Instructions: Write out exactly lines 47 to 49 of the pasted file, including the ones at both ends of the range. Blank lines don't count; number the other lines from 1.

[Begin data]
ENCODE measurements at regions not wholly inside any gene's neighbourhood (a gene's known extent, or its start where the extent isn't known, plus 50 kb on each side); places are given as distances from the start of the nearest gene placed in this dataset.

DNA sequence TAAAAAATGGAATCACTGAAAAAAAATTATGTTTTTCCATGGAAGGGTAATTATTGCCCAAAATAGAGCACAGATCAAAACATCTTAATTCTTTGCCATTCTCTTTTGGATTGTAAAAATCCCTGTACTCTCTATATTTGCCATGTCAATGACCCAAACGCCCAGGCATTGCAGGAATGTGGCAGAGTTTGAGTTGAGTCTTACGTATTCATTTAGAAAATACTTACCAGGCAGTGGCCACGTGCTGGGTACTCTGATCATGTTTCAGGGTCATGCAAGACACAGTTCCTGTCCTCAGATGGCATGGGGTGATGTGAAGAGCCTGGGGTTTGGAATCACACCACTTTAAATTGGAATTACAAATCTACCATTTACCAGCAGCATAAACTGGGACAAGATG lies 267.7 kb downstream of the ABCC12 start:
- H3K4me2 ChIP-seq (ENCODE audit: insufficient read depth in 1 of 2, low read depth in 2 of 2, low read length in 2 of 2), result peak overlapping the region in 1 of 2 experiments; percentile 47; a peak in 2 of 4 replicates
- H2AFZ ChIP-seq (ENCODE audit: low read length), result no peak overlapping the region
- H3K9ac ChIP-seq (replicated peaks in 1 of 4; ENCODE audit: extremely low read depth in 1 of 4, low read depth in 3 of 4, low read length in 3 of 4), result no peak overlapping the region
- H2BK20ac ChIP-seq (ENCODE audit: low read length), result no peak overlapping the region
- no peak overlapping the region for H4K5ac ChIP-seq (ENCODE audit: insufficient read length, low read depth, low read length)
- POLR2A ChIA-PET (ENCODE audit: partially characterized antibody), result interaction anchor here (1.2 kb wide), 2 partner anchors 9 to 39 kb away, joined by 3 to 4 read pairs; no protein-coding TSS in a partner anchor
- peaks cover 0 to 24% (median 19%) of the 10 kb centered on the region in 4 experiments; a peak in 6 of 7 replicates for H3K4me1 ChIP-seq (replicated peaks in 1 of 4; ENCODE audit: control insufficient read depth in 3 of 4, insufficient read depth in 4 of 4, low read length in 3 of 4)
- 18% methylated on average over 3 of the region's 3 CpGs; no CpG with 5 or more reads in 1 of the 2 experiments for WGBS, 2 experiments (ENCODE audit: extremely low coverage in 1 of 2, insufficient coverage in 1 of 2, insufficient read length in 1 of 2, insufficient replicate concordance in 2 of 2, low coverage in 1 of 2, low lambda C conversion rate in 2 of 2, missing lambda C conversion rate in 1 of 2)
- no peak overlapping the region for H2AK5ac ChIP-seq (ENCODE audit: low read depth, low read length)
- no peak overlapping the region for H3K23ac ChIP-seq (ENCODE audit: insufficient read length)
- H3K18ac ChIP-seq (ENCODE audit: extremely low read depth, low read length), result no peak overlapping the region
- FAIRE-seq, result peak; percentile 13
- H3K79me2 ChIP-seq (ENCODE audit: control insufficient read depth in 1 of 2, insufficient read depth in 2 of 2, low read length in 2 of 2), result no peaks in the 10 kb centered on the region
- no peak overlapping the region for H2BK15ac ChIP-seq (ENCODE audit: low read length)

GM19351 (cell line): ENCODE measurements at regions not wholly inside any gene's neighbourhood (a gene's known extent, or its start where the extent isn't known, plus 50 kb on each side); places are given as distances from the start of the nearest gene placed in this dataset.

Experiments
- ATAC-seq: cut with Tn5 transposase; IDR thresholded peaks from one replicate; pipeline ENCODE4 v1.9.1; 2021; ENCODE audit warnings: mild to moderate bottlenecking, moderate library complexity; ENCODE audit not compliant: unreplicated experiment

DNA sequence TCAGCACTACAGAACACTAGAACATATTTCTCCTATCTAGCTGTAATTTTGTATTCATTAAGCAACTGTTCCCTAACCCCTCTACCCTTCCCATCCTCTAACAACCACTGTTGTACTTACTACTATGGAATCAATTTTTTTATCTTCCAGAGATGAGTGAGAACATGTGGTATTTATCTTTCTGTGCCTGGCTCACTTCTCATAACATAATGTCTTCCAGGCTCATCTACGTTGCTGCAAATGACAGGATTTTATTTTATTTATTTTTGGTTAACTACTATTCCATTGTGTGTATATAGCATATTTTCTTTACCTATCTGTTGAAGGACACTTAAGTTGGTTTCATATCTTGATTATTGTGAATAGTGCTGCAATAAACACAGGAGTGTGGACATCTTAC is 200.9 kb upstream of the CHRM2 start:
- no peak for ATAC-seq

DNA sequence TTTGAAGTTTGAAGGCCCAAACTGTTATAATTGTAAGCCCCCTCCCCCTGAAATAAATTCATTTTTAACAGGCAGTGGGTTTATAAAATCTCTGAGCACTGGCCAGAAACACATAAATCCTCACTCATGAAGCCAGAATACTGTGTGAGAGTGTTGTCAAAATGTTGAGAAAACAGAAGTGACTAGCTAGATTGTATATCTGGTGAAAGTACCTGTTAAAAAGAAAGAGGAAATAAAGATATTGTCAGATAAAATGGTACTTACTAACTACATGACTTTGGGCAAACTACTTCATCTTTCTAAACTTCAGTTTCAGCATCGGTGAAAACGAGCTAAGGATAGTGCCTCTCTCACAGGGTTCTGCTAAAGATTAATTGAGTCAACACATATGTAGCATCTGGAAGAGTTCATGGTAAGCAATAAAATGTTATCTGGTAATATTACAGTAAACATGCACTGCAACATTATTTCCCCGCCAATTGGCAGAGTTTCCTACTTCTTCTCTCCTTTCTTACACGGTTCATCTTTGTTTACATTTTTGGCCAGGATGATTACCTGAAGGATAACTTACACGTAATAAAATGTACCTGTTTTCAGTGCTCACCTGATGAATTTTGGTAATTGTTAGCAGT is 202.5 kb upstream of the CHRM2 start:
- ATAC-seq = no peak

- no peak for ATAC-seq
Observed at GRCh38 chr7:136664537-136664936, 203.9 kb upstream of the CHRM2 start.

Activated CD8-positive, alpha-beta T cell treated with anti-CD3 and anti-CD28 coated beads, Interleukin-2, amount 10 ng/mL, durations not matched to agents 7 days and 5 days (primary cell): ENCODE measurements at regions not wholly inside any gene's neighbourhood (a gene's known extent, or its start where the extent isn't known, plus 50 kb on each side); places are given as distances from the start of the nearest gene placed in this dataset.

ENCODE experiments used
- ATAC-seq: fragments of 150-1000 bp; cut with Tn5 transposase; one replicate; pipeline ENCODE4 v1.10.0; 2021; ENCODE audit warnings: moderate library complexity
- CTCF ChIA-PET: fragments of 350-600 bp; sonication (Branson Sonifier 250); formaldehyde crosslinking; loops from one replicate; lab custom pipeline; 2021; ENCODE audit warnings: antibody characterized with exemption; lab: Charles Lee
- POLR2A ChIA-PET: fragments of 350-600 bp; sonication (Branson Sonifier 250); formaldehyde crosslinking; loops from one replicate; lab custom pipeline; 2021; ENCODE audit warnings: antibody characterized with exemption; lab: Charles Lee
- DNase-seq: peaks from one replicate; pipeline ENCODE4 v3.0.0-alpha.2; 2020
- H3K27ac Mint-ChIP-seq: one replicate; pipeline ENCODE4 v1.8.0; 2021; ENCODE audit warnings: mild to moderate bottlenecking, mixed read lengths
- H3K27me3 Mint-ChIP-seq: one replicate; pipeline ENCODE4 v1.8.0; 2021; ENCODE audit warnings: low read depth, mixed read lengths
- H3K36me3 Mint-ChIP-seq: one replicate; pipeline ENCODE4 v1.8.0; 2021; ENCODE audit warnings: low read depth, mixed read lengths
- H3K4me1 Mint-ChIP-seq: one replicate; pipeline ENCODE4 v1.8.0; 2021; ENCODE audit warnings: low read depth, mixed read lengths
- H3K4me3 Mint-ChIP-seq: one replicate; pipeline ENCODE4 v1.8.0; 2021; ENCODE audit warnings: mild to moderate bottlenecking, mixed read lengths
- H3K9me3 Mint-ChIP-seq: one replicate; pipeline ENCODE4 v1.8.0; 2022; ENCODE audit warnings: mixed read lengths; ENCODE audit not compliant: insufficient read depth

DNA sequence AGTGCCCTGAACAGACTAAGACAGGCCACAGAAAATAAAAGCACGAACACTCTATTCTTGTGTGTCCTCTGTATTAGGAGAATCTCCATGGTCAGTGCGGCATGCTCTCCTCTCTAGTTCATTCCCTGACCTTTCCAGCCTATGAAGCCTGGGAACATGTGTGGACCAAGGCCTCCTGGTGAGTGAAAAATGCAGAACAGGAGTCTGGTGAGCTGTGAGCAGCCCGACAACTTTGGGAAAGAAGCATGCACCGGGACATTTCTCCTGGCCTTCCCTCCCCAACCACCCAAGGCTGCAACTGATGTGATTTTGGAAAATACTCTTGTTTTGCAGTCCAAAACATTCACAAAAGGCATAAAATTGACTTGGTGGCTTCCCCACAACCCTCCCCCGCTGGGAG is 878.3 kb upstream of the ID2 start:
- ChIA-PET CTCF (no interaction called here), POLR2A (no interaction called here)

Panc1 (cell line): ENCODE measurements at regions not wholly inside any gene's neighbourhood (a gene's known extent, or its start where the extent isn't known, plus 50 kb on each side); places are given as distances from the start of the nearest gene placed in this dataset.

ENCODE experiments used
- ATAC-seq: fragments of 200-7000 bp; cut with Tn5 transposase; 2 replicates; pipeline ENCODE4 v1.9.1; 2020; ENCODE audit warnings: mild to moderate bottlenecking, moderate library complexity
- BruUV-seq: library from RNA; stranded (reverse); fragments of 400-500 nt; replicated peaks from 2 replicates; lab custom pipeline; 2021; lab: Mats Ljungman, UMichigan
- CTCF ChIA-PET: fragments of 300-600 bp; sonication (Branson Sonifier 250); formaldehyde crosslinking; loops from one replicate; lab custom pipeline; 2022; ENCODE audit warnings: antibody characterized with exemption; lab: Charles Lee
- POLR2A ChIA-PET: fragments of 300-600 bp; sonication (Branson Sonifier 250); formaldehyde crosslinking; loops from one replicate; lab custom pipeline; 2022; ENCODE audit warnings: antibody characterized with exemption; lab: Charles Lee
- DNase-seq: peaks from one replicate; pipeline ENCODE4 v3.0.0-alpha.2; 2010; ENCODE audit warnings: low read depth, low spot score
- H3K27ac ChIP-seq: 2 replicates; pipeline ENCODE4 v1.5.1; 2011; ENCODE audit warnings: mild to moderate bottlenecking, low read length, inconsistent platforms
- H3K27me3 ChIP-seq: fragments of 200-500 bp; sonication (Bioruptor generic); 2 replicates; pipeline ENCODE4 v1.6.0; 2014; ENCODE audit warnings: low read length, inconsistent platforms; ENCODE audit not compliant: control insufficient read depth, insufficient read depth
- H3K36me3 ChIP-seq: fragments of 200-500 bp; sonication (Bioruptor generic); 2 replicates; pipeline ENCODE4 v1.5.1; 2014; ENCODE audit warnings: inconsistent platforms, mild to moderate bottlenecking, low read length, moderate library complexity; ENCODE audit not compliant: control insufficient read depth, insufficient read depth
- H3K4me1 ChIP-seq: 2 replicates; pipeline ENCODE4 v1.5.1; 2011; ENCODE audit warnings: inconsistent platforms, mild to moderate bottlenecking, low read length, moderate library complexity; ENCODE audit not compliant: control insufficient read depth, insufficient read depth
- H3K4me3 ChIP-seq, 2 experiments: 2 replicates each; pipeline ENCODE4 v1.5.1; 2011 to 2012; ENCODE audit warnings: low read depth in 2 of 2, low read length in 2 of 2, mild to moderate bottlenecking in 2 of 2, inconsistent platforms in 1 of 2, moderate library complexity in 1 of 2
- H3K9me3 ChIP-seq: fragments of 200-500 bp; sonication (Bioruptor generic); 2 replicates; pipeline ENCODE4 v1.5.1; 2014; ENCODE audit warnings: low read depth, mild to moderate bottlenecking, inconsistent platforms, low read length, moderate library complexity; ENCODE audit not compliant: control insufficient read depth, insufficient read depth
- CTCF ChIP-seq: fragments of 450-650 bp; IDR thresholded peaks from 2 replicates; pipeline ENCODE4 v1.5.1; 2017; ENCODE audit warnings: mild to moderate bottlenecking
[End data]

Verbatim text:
- H3K27ac ChIP-seq: 2 replicates; pipeline ENCODE4 v1.5.1; 2011; ENCODE audit warnings: mild to moderate bottlenecking, low read length, inconsistent platforms
- H3K27me3 ChIP-seq: fragments of 200-500 bp; sonication (Bioruptor generic); 2 replicates; pipeline ENCODE4 v1.6.0; 2014; ENCODE audit warnings: low read length, inconsistent platforms; ENCODE audit not compliant: control insufficient read depth, insufficient read depth
- H3K36me3 ChIP-seq: fragments of 200-500 bp; sonication (Bioruptor generic); 2 replicates; pipeline ENCODE4 v1.5.1; 2014; ENCODE audit warnings: inconsistent platforms, mild to moderate bottlenecking, low read length, moderate library complexity; ENCODE audit not compliant: control insufficient read depth, insufficient read depth